Sunday, October 17, 2010

Famine predicted for Uganda in 2011

More than half of Uganda’s 31 million people face severe food shortages by February 2011 because of an expected drought, Parliament said in a statement on Friday, citing the minister for disaster preparedness, Tarsis Kabwegyere. The current rains, the statement said, will be followed by an “unusual period of drought and severe water shortage” that will spread famine and kill livestock in many parts of East Africa. --New York Times, 10-16-2010.

Rhino sanctuary frightens (briefly), fascinates

From the Parkville Luminary

ZIWA RHINO SANCTUARY, CENTRAL UGANDA—The terror lasted only a few seconds. I clumsily stepped onto a twig or perhaps on a dry bush, and made just enough noise to startle a two-ton rhino lounging about 20 yards from where we stood. The rhino sprang to its feet in what seemed like a millisecond, and took one menacing step towards us. I somehow managed to maintain control of my bodily fluids.

The safety rules they give you here at the Ziwa Rhino Sanctuary (click here for photo album) say that the best thing to do if charged is to “move near a tree and climb”. This is undoubtedly good advice. Nonetheless, at that moment, my mind was hijacked by my most basic instincts, something like “fight or flight”. Fighting was never an option. If that rhino had taken one more step towards us, I would have high-tailed it out of there so fast that, cartoon-style, I would have laid down skid marks (the kind left by tires) and ran out of my clothes.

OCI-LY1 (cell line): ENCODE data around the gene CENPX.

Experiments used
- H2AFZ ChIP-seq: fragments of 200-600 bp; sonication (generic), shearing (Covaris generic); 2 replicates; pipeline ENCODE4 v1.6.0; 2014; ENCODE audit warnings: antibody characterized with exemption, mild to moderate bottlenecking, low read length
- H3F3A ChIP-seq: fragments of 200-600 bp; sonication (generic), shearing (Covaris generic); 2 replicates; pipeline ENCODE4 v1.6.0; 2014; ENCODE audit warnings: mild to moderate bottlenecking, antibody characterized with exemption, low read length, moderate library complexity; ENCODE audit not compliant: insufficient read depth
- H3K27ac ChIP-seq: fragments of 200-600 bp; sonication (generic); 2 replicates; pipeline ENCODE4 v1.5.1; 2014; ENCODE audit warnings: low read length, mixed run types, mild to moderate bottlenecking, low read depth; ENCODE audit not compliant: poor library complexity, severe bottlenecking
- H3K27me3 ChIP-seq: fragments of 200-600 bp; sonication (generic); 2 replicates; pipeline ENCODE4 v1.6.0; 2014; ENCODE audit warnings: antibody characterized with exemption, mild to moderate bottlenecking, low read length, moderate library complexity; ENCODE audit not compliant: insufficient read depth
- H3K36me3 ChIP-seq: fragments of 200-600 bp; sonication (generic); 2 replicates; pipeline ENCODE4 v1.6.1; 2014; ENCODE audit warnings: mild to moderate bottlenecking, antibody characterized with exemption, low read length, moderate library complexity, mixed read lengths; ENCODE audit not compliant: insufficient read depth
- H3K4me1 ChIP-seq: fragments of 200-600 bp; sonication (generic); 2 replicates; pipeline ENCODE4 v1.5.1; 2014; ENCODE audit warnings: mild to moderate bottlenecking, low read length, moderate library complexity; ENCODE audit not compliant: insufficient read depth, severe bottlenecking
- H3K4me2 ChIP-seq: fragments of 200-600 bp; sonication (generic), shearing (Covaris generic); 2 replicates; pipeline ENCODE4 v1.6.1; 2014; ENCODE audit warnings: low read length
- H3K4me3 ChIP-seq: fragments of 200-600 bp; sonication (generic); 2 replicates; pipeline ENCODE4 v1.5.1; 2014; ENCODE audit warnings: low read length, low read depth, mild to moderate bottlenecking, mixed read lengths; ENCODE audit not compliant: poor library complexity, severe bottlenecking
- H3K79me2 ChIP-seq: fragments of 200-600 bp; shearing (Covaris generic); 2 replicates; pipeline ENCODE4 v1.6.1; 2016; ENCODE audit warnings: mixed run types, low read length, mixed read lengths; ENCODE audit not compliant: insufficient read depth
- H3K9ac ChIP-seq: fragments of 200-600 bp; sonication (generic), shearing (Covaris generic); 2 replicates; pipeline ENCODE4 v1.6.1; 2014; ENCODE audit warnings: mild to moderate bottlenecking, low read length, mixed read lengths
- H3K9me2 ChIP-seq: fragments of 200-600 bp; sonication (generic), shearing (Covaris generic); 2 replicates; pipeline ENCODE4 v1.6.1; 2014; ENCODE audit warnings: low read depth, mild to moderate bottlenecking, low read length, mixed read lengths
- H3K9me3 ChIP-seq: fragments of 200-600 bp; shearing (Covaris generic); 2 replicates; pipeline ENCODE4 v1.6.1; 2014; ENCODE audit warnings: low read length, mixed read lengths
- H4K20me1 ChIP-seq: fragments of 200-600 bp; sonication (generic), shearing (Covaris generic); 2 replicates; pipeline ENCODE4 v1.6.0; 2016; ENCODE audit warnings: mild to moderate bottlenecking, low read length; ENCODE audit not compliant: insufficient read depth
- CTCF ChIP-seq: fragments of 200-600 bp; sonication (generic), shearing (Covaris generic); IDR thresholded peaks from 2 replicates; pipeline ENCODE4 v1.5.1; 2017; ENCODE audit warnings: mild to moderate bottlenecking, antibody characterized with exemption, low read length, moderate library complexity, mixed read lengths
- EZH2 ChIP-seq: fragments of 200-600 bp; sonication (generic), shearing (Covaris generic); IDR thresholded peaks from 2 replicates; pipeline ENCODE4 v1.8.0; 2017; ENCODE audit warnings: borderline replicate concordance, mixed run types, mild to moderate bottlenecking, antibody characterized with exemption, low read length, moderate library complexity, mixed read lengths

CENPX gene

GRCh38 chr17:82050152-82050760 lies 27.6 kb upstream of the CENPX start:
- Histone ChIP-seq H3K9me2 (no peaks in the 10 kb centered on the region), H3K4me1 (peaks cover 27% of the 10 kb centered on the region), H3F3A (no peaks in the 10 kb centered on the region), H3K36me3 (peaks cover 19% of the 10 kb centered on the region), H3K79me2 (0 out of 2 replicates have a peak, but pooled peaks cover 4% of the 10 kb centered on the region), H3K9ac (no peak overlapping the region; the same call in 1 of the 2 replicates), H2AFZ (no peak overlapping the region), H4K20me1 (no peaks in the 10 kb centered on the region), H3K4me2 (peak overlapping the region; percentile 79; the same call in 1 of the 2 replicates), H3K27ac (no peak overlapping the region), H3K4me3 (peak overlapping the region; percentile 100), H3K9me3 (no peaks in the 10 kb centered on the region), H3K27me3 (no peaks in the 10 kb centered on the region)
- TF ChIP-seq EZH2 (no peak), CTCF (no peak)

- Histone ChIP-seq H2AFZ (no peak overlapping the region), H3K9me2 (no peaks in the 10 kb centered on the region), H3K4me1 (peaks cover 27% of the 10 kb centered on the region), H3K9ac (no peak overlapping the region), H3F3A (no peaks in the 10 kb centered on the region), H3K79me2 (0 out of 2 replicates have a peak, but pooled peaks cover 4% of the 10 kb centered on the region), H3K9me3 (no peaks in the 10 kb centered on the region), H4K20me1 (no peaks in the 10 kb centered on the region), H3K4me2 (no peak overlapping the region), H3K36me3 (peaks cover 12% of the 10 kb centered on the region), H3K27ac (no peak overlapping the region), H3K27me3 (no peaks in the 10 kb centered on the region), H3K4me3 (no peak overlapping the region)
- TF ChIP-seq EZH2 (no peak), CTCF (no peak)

Fortunately, our guide/ranger kept cool, and said some soothing words to the rhino. It worked, and you could literally see the rhino relax. We took somewhat longer to cool down as we laughed nervously about the incident, which had taken no more than 10 seconds.

The rest of the hour that we spent tracking the nine rhinos who live here at the Ziwa Rhino Sanctuary was great, and fortunately, non skid mark (the other kind) inducing. These rhinos are semi-habituated, and you can get within about 20 yards of them provided you move slowly, talk softly, and don’t startle them (oops).

Rhinos used to be abundant in Uganda, but were unfortunately victimized by hunting, poaching, and habitat loss. By the 1960’s, there were just 400 black rhinos and 300 white rhinos left in Uganda. Civil unrest in the 1970’s during the Idi Amin regime made poaching much easier, and thus rhinos here were decimated. The last wild rhino in Uganda was spotted in 1983.

The 70-square kilometer Ziwa Rhino Sanctuary was established in 2004, and was populated with rhinos from Kenya and from Disney Animal Kingdom in Orlando, Florida. There are nine white rhinos here now, including three babies, one of which is named Obama. The dominant male here weighs 2.5 tons, and can run 25 m.p.h. Once a viable population of 30 rhinos has been bred, plans call for the animals to be released into their original habitat, probably nearby Murchison Falls National Park.

Interestingly, an armed ranger tracks each rhino 24 hours a day, 365 days a year, noting their behavior patterns and providing a deterrent to would-be poachers seeking rhino horn, which is prized in some cultures as a supposed aphrodisiac. Imagine what it would be like to be one of these rhino tracking rangers, and basically spend your life with these animals. While a rhino’s company is undoubtedly preferable to the company of some people, nonetheless the monotony would have to eat away at you.

The Ziwa Sanctuary is doing some excellent conservation work, and is deserving of not only a visit (it really is fun), but your support. To learn more, go to: .

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